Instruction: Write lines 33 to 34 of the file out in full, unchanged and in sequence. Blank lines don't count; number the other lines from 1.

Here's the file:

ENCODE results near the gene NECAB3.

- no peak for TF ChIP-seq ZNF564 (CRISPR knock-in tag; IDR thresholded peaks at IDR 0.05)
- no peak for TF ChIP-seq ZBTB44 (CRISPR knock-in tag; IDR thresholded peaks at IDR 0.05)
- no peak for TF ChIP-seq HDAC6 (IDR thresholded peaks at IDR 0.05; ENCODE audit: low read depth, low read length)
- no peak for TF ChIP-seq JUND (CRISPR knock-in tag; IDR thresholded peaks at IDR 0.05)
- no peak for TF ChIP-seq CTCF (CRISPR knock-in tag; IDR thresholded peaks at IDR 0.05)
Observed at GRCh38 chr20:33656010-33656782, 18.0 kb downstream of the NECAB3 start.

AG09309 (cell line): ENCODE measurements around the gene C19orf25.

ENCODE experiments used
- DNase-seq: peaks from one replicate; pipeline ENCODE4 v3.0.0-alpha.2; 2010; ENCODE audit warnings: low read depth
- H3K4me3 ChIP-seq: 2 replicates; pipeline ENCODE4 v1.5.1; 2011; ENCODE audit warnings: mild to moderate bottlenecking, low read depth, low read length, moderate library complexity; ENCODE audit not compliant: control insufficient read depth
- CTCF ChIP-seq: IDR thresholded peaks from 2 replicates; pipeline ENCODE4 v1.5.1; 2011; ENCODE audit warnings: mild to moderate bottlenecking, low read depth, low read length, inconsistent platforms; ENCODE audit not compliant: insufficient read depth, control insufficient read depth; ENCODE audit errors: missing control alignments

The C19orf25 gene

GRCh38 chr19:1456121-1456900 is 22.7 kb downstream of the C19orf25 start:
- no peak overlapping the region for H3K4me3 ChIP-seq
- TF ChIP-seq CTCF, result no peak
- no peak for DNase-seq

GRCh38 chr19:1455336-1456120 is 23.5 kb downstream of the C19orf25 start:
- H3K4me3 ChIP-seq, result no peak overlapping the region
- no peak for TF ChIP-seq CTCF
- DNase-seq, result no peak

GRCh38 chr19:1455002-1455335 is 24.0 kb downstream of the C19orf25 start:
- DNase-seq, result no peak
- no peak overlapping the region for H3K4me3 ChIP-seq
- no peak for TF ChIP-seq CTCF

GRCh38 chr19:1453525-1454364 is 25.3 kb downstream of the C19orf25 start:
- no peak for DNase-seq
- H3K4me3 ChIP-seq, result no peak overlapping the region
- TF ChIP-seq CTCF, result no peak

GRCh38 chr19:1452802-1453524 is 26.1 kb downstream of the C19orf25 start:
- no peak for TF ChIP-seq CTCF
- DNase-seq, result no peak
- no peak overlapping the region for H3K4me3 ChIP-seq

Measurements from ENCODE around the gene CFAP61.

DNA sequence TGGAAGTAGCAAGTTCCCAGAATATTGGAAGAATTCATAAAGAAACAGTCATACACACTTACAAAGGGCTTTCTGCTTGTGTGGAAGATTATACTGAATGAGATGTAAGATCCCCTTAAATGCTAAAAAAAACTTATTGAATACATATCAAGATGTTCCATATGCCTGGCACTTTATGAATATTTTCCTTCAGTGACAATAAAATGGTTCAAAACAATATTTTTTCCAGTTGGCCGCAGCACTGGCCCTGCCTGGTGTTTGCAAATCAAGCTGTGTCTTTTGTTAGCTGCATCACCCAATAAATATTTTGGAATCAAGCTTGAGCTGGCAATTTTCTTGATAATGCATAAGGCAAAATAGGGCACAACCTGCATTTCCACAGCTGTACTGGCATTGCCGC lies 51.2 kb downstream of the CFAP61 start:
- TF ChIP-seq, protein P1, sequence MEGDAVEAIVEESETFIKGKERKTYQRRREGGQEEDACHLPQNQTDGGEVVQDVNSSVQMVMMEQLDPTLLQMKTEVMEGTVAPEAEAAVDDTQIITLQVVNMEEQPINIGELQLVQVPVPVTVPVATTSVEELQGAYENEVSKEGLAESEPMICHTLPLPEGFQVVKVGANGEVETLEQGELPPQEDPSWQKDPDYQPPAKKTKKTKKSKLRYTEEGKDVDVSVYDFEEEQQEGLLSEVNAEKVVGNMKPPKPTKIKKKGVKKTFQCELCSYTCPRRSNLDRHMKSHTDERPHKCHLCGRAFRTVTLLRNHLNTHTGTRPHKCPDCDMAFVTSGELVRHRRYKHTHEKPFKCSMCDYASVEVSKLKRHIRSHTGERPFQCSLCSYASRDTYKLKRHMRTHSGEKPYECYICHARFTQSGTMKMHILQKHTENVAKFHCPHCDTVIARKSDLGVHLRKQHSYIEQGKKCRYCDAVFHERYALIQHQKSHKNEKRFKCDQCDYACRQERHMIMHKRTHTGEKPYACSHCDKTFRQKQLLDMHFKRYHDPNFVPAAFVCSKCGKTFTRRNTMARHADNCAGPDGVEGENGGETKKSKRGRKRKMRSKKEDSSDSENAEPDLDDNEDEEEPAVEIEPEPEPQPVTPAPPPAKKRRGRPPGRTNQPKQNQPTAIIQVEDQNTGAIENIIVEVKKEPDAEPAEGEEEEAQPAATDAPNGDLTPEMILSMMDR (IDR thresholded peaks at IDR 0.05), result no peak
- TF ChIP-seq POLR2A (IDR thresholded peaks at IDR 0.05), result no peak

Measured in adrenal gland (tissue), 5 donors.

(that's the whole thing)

- no peak overlapping the region for H3K4me3 ChIP-seq

Measurements from ENCODE around the gene CFAP61.